The basic concepts of healthy eating are little-changed from your great-grandmother’s time: Consume a variety of foods, maintain ideal weight and avoid too much salt, sugar and alcohol. Nutrition wars rage over the details, however, and scientists keep changing their advice. Why isn’t it simpler figuring out how to eat healthily? For one thing, nutrition science is relatively young and inherently unreliable. For another, there’s lots of money at stake, leading businesses to argue that what they offer is good for consumers, even if it isn’t.
A massive international study published in 2017 added to evidence undermining concerns about fat consumption. It found that people with the highest intake of total fat had the lowest risk for premature death. The previous year, in its twice-a-decade dietary guidelines, the US government made two notable reversals, dropping its previous advice to restrict dietary cholesterol and total fat consumption. The panel of scientists that drafted the guidelines wrote that a healthy diet is “lower in red and processed meat,” which have been associated with elevated death rates from cancer and heart disease. After strong objections from the meat industry, that caution was dropped. In the final document, men and teenage boys were advised to eat less protein by decreasing consumption of meat, poultry and eggs.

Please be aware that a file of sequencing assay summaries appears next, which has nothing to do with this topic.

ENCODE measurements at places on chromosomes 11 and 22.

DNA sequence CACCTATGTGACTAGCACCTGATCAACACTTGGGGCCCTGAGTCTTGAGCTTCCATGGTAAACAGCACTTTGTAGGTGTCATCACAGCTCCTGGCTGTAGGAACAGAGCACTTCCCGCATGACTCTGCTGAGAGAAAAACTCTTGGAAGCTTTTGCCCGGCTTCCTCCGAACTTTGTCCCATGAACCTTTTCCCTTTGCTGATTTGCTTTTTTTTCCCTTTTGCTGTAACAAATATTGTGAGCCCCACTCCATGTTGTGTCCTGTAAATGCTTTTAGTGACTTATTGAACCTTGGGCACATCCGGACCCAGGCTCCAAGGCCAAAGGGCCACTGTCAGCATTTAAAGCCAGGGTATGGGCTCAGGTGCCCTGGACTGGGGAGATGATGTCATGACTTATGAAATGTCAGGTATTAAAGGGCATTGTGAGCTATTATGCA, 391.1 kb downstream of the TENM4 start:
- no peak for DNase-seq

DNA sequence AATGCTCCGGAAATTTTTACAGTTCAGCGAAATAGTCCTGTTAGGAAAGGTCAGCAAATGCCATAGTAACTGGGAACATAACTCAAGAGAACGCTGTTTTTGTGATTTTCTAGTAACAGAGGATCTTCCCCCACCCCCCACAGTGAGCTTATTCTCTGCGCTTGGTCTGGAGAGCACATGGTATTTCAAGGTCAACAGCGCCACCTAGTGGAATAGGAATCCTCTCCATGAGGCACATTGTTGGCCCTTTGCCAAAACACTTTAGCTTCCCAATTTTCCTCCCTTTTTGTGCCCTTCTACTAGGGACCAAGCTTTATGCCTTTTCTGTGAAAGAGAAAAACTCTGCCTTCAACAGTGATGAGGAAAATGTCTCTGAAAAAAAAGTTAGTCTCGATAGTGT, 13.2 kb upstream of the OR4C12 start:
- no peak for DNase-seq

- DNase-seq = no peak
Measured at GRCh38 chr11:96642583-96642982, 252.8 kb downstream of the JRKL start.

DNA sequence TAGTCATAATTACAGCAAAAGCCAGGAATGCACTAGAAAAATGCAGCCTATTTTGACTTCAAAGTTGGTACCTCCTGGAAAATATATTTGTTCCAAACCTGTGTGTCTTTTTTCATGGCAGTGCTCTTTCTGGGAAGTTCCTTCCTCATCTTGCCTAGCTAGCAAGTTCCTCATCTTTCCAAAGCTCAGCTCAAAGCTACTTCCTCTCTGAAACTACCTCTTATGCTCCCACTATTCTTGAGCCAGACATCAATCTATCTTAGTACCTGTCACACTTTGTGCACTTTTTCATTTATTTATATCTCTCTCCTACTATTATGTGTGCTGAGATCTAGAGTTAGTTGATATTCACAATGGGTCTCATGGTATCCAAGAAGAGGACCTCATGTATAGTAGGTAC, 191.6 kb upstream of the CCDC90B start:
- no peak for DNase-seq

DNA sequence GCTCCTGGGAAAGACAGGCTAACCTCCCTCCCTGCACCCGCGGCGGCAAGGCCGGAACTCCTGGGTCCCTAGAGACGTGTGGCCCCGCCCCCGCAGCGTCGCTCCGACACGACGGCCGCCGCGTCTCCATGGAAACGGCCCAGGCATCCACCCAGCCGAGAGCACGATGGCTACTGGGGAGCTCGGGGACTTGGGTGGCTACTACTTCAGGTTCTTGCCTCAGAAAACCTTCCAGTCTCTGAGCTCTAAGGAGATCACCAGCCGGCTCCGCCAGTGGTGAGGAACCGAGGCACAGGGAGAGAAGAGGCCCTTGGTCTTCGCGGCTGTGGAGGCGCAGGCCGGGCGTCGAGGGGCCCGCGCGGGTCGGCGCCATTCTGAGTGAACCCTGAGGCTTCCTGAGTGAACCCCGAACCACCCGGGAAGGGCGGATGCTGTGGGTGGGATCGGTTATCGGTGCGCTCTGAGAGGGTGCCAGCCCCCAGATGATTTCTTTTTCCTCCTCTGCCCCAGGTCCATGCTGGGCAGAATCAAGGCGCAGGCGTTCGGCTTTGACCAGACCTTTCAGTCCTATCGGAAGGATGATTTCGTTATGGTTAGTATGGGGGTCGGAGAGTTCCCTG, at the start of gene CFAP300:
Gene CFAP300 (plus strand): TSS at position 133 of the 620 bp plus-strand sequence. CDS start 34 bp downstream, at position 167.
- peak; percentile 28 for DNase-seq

Critics of the complicated US guidelines — the 2016 edition is 204 pages long — argue that they have at times contributed to worsening health. For instance, warnings that the fat in butter and cream produced heart attacks prompted many consumers to switch to margarine and non-dairy creamer, which contain the transfat scientists now think is more hazardous. Admonitions to avoid fat altogether led Americans to eat significantly more carbohydrates, which helped drive the country’s current obesity and Type 2 diabetes epidemics. The 2016 guidelines won praise for focusing less on individual nutrients than on dietary patterns, better reflecting how people actually eat and accounting for the fact that foods interact with each other. Still, detractors note that while the text mentions specific foods that are recommended, when it comes to things to avoid, it reverts to referencing nutrients (added sugars, saturated fats, sodium) rather than items that contain these things (soda, meat and junk food .